Instruction manuals for one’s home reveal assumptions about your readers, their inadequacies and their tolerance for your rules. Everyone has written one at some point, right? How to water my plants. How to work the keys. What my cat likes to talk about. On your return, you may find this manual barely touched—did they read it? Maybe I didn’t put it in the right place?—or gone, thrown out in annoyance, improperly recycled in spite of your detailed description of how and when your borough, your town, your country handles the disposal of trash. Or have they taken it with them as the source material for, I kid you not, a lifetime of running jokes?
At midday, Bruna lays down her buckets and takes a nap on a mattress that rests upon an old door on two crates. Her hair is white, her eyes are pale, her skin deeply tanned and lined. At the end of the day, when she and the two farmers go home, she changes into the kind of timeless dress that all the middle aged and older women wear. Her ankles are no wider than her Achilles tendon and I suspect that she may be younger than she looks.
The erotic Madonna in a modern art show is a predictable surprise. She is struck down by a powerful annunciation, the rays of light radiate from between her legs. Women are virgin, mother, whore. I am none of these.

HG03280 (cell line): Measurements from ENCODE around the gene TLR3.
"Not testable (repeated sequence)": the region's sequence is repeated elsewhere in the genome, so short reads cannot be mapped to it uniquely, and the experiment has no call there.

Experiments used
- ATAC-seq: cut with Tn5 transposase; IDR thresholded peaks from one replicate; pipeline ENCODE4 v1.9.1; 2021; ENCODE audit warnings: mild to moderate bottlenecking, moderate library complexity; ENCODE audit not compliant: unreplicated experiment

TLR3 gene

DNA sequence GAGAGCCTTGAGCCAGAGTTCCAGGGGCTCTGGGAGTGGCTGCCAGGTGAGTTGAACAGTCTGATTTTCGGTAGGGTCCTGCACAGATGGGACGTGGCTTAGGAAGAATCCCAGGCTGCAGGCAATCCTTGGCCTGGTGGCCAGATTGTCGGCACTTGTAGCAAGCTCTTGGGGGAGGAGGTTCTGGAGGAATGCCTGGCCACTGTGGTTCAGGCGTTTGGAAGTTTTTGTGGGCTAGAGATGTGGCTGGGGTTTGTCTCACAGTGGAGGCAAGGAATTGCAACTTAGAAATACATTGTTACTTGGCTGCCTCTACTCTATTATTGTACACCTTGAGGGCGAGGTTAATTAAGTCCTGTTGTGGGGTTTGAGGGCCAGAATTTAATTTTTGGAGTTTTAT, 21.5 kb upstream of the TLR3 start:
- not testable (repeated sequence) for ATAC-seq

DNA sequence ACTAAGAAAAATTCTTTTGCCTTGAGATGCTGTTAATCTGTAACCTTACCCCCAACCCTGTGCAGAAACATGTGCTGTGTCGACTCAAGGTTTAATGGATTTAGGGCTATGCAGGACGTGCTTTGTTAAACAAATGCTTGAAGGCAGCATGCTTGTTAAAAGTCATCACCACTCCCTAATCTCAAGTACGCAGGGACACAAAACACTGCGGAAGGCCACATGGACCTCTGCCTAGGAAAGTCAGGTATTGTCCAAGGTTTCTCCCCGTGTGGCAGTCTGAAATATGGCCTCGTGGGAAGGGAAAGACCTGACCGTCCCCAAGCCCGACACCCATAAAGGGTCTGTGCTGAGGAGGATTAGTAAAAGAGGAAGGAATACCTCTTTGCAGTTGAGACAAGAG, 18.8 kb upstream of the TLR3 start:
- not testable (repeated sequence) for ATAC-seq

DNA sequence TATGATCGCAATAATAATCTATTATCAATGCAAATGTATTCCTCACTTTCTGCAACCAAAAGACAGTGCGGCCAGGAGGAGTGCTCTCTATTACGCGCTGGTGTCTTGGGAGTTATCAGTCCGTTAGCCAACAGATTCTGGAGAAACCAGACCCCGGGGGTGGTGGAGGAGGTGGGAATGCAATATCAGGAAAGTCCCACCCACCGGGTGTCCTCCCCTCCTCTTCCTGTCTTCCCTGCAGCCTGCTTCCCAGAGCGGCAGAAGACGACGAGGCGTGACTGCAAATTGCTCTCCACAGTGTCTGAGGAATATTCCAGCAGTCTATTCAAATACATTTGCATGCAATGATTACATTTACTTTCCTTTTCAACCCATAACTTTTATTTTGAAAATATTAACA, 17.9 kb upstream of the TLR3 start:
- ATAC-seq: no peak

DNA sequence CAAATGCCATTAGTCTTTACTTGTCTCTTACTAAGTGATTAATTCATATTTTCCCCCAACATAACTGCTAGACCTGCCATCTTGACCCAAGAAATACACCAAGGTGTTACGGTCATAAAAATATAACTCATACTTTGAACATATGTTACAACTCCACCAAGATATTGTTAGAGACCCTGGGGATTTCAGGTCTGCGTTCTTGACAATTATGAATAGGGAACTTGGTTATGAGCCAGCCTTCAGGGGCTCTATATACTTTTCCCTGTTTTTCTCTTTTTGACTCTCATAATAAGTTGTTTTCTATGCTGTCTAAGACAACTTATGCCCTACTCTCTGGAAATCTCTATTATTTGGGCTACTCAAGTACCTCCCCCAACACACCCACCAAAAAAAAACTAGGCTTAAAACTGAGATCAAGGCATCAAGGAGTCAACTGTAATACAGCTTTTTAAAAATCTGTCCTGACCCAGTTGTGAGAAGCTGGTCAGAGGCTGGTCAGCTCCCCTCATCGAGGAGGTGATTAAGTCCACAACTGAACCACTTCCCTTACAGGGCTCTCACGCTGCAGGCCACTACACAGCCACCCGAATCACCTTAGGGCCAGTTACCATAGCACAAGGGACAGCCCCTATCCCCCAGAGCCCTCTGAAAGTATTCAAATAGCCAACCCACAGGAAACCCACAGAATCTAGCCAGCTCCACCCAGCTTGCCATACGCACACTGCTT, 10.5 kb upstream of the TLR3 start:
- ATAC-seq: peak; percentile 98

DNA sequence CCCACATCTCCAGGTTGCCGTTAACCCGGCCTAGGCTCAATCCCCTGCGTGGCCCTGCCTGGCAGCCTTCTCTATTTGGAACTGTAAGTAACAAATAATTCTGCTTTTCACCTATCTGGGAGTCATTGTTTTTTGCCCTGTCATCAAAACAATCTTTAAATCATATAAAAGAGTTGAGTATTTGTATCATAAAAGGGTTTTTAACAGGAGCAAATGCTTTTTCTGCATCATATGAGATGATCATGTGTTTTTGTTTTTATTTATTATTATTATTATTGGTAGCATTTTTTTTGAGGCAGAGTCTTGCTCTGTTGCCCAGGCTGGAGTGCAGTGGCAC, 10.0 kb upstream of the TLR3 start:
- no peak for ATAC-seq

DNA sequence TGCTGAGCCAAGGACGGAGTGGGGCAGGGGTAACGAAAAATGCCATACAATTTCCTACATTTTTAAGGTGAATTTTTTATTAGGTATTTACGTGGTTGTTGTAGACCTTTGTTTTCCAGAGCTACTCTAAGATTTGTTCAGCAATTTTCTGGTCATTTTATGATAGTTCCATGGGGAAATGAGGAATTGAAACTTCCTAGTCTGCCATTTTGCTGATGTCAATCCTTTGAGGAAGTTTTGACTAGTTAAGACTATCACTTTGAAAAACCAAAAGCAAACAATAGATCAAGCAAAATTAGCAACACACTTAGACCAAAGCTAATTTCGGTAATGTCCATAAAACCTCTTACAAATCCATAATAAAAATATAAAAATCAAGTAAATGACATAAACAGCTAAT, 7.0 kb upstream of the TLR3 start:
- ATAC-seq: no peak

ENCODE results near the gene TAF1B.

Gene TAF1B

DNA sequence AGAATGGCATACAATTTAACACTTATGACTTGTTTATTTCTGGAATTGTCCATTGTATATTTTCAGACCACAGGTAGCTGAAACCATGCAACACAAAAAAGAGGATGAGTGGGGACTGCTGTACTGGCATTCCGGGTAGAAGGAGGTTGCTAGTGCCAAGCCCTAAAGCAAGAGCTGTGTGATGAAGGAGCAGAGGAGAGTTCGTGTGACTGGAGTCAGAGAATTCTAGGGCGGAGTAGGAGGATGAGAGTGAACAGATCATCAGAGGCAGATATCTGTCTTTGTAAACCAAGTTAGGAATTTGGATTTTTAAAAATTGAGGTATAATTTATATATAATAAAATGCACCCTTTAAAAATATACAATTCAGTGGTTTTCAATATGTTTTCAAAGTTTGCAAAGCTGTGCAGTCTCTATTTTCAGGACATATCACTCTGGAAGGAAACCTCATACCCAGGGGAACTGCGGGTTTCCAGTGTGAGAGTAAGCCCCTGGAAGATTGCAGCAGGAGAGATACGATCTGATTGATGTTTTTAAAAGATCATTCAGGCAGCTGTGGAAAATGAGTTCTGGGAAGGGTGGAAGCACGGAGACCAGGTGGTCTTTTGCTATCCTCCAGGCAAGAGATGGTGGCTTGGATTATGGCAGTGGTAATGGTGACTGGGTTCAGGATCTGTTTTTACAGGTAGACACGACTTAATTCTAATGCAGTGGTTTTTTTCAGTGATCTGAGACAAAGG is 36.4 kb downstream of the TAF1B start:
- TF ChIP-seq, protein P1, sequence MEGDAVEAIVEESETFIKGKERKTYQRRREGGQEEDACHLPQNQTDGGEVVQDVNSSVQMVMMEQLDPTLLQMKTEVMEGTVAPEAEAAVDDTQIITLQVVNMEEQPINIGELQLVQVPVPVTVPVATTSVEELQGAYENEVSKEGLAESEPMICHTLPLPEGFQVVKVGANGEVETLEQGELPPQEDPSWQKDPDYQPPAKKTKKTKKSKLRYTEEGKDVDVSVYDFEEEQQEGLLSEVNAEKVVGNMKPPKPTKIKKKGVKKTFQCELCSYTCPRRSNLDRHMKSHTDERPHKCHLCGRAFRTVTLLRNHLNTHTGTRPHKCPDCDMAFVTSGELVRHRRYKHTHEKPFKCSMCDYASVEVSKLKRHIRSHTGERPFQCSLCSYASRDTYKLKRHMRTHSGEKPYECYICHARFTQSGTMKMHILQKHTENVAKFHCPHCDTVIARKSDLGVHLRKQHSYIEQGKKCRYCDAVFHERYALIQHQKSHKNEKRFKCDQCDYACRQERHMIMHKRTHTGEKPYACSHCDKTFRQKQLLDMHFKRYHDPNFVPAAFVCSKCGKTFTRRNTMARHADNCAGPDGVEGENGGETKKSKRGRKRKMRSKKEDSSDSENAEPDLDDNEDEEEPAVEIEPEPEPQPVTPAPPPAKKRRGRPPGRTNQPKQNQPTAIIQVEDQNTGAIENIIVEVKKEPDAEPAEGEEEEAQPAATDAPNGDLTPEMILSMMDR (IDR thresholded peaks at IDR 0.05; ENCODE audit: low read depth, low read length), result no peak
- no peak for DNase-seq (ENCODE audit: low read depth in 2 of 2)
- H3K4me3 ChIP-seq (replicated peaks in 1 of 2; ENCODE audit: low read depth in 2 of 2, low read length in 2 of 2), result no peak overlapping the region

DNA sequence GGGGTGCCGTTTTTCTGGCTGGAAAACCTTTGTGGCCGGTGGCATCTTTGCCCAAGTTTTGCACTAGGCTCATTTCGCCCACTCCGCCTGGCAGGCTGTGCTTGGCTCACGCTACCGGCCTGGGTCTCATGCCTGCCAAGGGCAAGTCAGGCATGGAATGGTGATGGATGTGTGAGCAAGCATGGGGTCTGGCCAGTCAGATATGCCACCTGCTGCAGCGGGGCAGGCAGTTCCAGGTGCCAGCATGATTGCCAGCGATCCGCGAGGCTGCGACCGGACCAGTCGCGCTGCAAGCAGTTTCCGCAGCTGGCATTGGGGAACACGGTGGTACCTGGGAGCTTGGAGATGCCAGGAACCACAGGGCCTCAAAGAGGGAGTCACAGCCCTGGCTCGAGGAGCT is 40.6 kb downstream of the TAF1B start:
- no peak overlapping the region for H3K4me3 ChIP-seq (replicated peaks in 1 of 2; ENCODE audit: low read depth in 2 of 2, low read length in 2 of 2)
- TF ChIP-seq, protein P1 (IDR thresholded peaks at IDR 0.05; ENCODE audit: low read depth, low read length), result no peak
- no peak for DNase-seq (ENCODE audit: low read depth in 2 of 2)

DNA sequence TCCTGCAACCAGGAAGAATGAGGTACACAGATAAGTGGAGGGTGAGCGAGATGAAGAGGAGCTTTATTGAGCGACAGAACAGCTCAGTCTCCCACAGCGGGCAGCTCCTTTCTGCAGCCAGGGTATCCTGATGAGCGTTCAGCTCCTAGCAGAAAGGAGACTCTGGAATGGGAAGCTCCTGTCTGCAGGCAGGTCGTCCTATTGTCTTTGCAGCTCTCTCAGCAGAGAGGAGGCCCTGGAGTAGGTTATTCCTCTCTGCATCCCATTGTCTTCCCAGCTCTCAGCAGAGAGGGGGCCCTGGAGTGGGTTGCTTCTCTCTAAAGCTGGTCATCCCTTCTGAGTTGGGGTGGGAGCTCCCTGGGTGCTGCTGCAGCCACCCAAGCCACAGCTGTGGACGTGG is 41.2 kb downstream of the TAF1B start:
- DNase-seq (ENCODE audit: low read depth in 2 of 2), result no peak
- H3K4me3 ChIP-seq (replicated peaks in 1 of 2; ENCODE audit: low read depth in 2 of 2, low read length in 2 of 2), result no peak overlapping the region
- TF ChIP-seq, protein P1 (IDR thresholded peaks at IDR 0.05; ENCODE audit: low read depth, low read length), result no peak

My mother-in-law collects marble eggs. Her guidebook recommends an alabaster workshop. D.H. Lawrence, in Etruscan Places, mocks Volterra’s production of alabaster lampshades. Decades on tourists can find worse crimes against the native stone, which is dyed to make garish Easter eggs and drilled to electrify pyramids and goddess statues. At the place from the guidebook, a craftsman sits at his workbench. He has carved fruit, adding dark wood for the stems and leaves, and arranged it on platters, some whole, some halved. What lies at the core are not the seeds of the fruit, but human genitalia. Human torsos sprout from lilies. My mother-in-law has been studying Italian but would not have had the words to say that, while impressive, this was not to her taste. Was there just a plain egg to buy? A souvenir to remember, in a more concise form, all of these funny, awkward moments.